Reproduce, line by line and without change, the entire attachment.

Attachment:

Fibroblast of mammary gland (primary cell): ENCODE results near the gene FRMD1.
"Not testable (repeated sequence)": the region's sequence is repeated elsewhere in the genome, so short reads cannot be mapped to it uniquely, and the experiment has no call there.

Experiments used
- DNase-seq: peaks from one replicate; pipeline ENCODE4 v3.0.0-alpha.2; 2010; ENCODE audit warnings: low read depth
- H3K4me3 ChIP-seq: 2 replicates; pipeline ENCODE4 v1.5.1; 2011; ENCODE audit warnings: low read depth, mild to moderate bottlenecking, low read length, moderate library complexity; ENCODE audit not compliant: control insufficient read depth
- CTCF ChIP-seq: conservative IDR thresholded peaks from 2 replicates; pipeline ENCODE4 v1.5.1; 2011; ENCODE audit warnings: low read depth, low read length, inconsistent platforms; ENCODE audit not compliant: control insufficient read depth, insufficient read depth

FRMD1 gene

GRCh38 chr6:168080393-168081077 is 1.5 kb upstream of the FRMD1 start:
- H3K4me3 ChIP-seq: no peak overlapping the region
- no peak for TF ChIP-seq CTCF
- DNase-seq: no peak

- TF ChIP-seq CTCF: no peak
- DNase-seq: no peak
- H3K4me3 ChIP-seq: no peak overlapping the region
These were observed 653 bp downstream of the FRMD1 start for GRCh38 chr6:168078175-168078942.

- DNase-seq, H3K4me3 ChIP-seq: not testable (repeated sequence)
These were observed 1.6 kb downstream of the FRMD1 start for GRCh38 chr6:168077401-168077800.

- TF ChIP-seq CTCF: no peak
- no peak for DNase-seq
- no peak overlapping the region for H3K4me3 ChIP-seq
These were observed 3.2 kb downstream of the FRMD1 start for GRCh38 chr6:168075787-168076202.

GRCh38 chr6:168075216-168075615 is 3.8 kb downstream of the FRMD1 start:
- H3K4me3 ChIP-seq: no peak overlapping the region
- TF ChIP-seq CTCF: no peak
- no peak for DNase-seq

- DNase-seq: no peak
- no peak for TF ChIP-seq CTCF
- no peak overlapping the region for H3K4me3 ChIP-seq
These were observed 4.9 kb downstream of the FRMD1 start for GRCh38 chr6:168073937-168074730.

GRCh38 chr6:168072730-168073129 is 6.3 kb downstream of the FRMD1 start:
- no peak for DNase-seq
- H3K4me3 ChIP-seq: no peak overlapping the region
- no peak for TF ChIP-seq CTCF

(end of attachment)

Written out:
Fibroblast of mammary gland (primary cell): ENCODE results near the gene FRMD1.
"Not testable (repeated sequence)": the region's sequence is repeated elsewhere in the genome, so short reads cannot be mapped to it uniquely, and the experiment has no call there.

Experiments used
- DNase-seq: peaks from one replicate; pipeline ENCODE4 v3.0.0-alpha.2; 2010; ENCODE audit warnings: low read depth
- H3K4me3 ChIP-seq: 2 replicates; pipeline ENCODE4 v1.5.1; 2011; ENCODE audit warnings: low read depth, mild to moderate bottlenecking, low read length, moderate library complexity; ENCODE audit not compliant: control insufficient read depth
- CTCF ChIP-seq: conservative IDR thresholded peaks from 2 replicates; pipeline ENCODE4 v1.5.1; 2011; ENCODE audit warnings: low read depth, low read length, inconsistent platforms; ENCODE audit not compliant: control insufficient read depth, insufficient read depth

FRMD1 gene

GRCh38 chr6:168080393-168081077 is 1.5 kb upstream of the FRMD1 start:
- H3K4me3 ChIP-seq: no peak overlapping the region
- no peak for TF ChIP-seq CTCF
- DNase-seq: no peak

- TF ChIP-seq CTCF: no peak
- DNase-seq: no peak
- H3K4me3 ChIP-seq: no peak overlapping the region
These were observed 653 bp downstream of the FRMD1 start for GRCh38 chr6:168078175-168078942.

- DNase-seq, H3K4me3 ChIP-seq: not testable (repeated sequence)
These were observed 1.6 kb downstream of the FRMD1 start for GRCh38 chr6:168077401-168077800.

- TF ChIP-seq CTCF: no peak
- no peak for DNase-seq
- no peak overlapping the region for H3K4me3 ChIP-seq
These were observed 3.2 kb downstream of the FRMD1 start for GRCh38 chr6:168075787-168076202.

GRCh38 chr6:168075216-168075615 is 3.8 kb downstream of the FRMD1 start:
- H3K4me3 ChIP-seq: no peak overlapping the region
- TF ChIP-seq CTCF: no peak
- no peak for DNase-seq

- DNase-seq: no peak
- no peak for TF ChIP-seq CTCF
- no peak overlapping the region for H3K4me3 ChIP-seq
These were observed 4.9 kb downstream of the FRMD1 start for GRCh38 chr6:168073937-168074730.

GRCh38 chr6:168072730-168073129 is 6.3 kb downstream of the FRMD1 start:
- no peak for DNase-seq
- H3K4me3 ChIP-seq: no peak overlapping the region
- no peak for TF ChIP-seq CTCF